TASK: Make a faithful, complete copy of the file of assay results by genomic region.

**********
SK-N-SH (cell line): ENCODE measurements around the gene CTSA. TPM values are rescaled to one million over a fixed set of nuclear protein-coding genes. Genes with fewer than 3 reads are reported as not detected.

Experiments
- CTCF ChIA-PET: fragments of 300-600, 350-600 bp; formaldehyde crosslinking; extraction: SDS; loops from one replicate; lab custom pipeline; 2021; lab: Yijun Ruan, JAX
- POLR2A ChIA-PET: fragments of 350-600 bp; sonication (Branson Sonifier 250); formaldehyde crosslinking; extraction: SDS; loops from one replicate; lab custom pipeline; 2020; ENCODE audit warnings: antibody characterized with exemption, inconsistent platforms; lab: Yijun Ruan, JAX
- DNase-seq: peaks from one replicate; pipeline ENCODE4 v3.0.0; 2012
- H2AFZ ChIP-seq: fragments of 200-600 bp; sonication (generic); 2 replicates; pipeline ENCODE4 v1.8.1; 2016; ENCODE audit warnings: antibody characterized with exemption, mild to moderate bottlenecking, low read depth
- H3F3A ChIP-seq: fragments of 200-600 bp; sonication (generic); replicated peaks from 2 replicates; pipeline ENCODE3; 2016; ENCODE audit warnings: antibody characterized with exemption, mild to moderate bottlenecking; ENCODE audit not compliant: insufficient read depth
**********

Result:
SK-N-SH (cell line): ENCODE measurements around the gene CTSA. TPM values are rescaled to one million over a fixed set of nuclear protein-coding genes. Genes with fewer than 3 reads are reported as not detected.

Experiments
- CTCF ChIA-PET: fragments of 300-600, 350-600 bp; formaldehyde crosslinking; extraction: SDS; loops from one replicate; lab custom pipeline; 2021; lab: Yijun Ruan, JAX
- POLR2A ChIA-PET: fragments of 350-600 bp; sonication (Branson Sonifier 250); formaldehyde crosslinking; extraction: SDS; loops from one replicate; lab custom pipeline; 2020; ENCODE audit warnings: antibody characterized with exemption, inconsistent platforms; lab: Yijun Ruan, JAX
- DNase-seq: peaks from one replicate; pipeline ENCODE4 v3.0.0; 2012
- H2AFZ ChIP-seq: fragments of 200-600 bp; sonication (generic); 2 replicates; pipeline ENCODE4 v1.8.1; 2016; ENCODE audit warnings: antibody characterized with exemption, mild to moderate bottlenecking, low read depth
- H3F3A ChIP-seq: fragments of 200-600 bp; sonication (generic); replicated peaks from 2 replicates; pipeline ENCODE3; 2016; ENCODE audit warnings: antibody characterized with exemption, mild to moderate bottlenecking; ENCODE audit not compliant: insufficient read depth